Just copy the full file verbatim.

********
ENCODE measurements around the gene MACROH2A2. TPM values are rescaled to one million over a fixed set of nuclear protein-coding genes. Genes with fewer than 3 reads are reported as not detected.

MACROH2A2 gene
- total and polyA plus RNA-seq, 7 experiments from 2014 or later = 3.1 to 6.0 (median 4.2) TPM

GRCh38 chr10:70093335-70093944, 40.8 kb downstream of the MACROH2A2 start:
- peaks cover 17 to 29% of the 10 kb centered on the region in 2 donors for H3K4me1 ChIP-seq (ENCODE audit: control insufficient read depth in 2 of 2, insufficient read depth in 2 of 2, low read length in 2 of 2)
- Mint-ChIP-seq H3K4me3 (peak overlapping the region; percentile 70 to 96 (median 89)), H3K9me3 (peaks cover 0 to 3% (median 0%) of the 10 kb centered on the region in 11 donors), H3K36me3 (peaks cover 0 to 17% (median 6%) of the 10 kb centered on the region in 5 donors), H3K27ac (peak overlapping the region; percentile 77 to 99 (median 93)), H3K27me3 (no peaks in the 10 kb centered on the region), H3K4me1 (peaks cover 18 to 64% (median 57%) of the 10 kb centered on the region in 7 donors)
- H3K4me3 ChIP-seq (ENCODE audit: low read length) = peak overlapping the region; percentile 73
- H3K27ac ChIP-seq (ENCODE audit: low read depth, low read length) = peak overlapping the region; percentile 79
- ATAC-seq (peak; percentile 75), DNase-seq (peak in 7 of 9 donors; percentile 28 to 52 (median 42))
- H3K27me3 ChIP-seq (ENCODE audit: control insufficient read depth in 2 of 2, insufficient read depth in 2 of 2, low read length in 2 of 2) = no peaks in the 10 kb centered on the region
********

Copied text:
ENCODE measurements around the gene MACROH2A2. TPM values are rescaled to one million over a fixed set of nuclear protein-coding genes. Genes with fewer than 3 reads are reported as not detected.

MACROH2A2 gene
- total and polyA plus RNA-seq, 7 experiments from 2014 or later = 3.1 to 6.0 (median 4.2) TPM

GRCh38 chr10:70093335-70093944, 40.8 kb downstream of the MACROH2A2 start:
- peaks cover 17 to 29% of the 10 kb centered on the region in 2 donors for H3K4me1 ChIP-seq (ENCODE audit: control insufficient read depth in 2 of 2, insufficient read depth in 2 of 2, low read length in 2 of 2)
- Mint-ChIP-seq H3K4me3 (peak overlapping the region; percentile 70 to 96 (median 89)), H3K9me3 (peaks cover 0 to 3% (median 0%) of the 10 kb centered on the region in 11 donors), H3K36me3 (peaks cover 0 to 17% (median 6%) of the 10 kb centered on the region in 5 donors), H3K27ac (peak overlapping the region; percentile 77 to 99 (median 93)), H3K27me3 (no peaks in the 10 kb centered on the region), H3K4me1 (peaks cover 18 to 64% (median 57%) of the 10 kb centered on the region in 7 donors)
- H3K4me3 ChIP-seq (ENCODE audit: low read length) = peak overlapping the region; percentile 73
- H3K27ac ChIP-seq (ENCODE audit: low read depth, low read length) = peak overlapping the region; percentile 79
- ATAC-seq (peak; percentile 75), DNase-seq (peak in 7 of 9 donors; percentile 28 to 52 (median 42))
- H3K27me3 ChIP-seq (ENCODE audit: control insufficient read depth in 2 of 2, insufficient read depth in 2 of 2, low read length in 2 of 2) = no peaks in the 10 kb centered on the region